Playing with the Past

A sizable subset of game studies focuses on history, whether in the form of the history of videogames (Carly A. Kocurek’s Coin-Operated Americans) or the preservation of videogames (James Newman’s Best Before; Raiford Guins’ Game After). A third approach is to examine how the videogames themselves depict history, and that approach is taken in Matthew Wilhelm Kapell and Andrew B. R. Elliott’s essay collection Playing with the Past: Digital Games and the Simulation of History. Playing the Past joins the ranks of other recent history-focused videogame essay collections, such as Early Modernity and Video Games by Tobias Winnerling and Florian Kershbaumer and Digital Gaming Re-imagines the Middle Ages by Daniel Kline, but distinguishes itself with a firm vision of what videogames have to offer studies of history. Continue Reading

Why Write About a Book?

An Editorial About Book Reviews

In fact, if there’s anything I regret from my tenure as review editor, it’s not going far enough to promote different perspectives. I wish I had dedicated more time to pursuing a wider diversity of reviewers, and, especially in the early days of FPS, I regret pushing reviewers to hit that formal, authoritative tone instead of pursuing their own voice and position. It’s to that end, in fact, that I’ve been very grateful for the review model pioneered by Elise Vist, as I think it really draws out the multitude of approaches that can be brought to bear on long-form criticism, asking what a given work meant to the reviewer’s research, to the field, the classroom, and to the reviewer personally. These are questions worth asking. Most of all, though, I regret not stepping further out of the academic field in terms of the books themselves. I’m proud of how multidisciplinary the reviews are—we’ve got reviews about ethnography and sociology, genre and gender, games for health and game culture. There’s some edging towards criticism outside of academia, but not enough. Further, I would have liked more reviews on things that blur the line of engagements with games entirely: gamebooks, game art books, longform criticism like Leigh Alexander’s Lo-Fi Let’s Plays. Chris will have his own vision of where the Book Reviews will go, but these are my own roads not traveled. Continue Reading

What is Your Quest?

From Adventure Games to Interactive Books by Anastasia Salter

However, What Is Your Quest? is not just an historical account. Without being overtly confrontational, What Is Your Quest? pushes game studies outside of the boundaries its practitioners sometimes take for granted, and that, for me, is where the book’s value lies, even beyond its work documenting the adventure genre. Rather than rehash old debates about narratology and ludology, Salter considers adventure games not just from the perspective of videogames, but also from the perspective of multiple media types and users. I think the best example may be Salter’s frequent and persistent use of “fans” to refer to adventure game enthusiasts. In popular culture discussion and academia alike, games are often segregated away as unique and separate from other media forms. What is Your Quest? Is not a fan studies book, and doesn’t go much further in this direction than some references to Henry Jenkins. But by means of the single word “fan,” rather than just gamers or players, Salter keeps her discussion rooted in a larger discussion of new media economy, intertextuality, and transmedia. Continue Reading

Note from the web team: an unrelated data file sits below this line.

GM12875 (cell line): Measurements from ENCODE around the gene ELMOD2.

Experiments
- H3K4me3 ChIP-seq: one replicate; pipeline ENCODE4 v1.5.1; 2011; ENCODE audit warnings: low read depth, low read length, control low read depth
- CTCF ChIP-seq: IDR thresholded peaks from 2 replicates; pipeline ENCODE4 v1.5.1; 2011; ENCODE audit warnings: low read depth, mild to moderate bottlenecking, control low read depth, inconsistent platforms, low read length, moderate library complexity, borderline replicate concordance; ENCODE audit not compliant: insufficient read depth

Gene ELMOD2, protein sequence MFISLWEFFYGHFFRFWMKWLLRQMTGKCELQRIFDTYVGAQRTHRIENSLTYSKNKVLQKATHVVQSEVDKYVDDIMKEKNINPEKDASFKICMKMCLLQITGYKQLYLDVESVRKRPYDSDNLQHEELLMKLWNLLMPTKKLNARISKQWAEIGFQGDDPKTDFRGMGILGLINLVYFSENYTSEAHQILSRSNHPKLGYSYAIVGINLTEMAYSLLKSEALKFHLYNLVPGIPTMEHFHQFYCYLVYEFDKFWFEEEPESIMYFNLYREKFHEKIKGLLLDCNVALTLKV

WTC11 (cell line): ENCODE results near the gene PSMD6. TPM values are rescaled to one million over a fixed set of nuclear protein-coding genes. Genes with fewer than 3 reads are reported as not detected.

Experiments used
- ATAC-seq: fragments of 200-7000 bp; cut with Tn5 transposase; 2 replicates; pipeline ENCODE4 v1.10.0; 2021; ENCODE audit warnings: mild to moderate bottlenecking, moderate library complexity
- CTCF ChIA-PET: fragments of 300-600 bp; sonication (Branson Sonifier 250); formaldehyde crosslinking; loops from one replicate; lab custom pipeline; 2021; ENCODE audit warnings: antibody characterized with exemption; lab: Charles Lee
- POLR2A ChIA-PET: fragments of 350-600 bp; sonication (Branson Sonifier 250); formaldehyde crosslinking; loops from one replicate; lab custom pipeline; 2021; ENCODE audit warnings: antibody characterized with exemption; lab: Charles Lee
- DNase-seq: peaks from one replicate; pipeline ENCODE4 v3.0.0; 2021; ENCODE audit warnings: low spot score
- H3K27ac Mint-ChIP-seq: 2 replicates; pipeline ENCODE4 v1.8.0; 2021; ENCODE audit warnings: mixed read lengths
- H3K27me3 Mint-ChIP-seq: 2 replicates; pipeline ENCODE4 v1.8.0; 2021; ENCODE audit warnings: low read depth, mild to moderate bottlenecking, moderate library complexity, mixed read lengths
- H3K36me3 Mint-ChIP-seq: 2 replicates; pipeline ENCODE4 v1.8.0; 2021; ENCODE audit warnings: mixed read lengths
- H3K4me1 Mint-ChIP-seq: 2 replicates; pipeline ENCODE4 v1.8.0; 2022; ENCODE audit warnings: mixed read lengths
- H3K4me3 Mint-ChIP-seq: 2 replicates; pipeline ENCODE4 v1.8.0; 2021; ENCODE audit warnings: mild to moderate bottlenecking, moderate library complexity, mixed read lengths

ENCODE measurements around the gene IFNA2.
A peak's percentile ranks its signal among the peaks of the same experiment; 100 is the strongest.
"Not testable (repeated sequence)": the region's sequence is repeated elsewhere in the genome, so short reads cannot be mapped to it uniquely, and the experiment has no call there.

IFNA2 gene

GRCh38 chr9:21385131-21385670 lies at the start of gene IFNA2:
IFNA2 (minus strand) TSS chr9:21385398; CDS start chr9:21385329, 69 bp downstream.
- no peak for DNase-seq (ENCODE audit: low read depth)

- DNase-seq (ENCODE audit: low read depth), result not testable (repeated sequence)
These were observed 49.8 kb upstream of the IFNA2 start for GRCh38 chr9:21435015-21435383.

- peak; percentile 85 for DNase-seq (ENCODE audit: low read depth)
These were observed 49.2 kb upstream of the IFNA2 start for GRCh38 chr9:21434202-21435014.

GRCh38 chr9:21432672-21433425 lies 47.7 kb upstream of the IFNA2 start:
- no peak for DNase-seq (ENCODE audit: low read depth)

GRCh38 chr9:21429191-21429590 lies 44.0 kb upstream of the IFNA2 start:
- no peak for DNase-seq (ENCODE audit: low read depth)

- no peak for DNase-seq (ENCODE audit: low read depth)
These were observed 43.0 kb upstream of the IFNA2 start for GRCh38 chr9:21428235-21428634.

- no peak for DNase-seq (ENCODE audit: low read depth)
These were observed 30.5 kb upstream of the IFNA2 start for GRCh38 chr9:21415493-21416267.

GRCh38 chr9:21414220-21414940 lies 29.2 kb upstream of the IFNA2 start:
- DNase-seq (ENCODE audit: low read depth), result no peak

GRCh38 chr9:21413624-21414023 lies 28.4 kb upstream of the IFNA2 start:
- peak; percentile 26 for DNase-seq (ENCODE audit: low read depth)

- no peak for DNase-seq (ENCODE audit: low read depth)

Video Game Spaces

Images Play & Structure in 3D Worlds by Michael Nitsche

Game designer Warren Spector once said that well-designed games “provide compelling problems within an overarching narrative, afford creative opportunities for dealing with these problems, and then respond to players’ choices with meaningful consequences” (Jenkins and Squire). The term he chose for this matrix of creative design and player choice was “possibility spaces.” Space is a constant across almost all videogames, and it comes up frequently in videogame discussion in a variety of different ways: stage design, level structure, gameworld, playground, virtual world, sandbox, hub, PvP zones, instances (in an interesting conflation of space and time), arena battles. For all these frequently bandied-about terms, there’s a relative lack of theory surrounding what space in games means. Von Borries, Walz and Böttger’s 2007 anthology Space Time Play does an admirable job displaying the scope of the issue, but the book is more a survey that aims for breadth rather than depth. Michael Nitsche’s Video Game Spaces: Image, Play, and Structure in 3D Game Worlds goes beyond their starting point in order to fully investigate how players and designers orient and narrate journeys through 3D game worlds. While the book can meanderat times, at its best it is a detailed analysis that raises new perspectives and tools for discussing videogames. Continue Reading

The Game Culture Reader

Edited by Jason C. Thompson and Marc Ouellette

Jason C. Thompson and Marc A. Ouellette’s edited collection of essays The Game Culture Reader begins with an attack on established game studies—or perhaps not so much an attack as a very pointed prodding to shake off existing lethargy and “game culture by culturing games” (5). To that end, each of the twelve essays making up the collection investigate game studies within broader humanities traditions, from gender studies to Burkean rhetoric to Bourdieu’s cultural capital. Continue Reading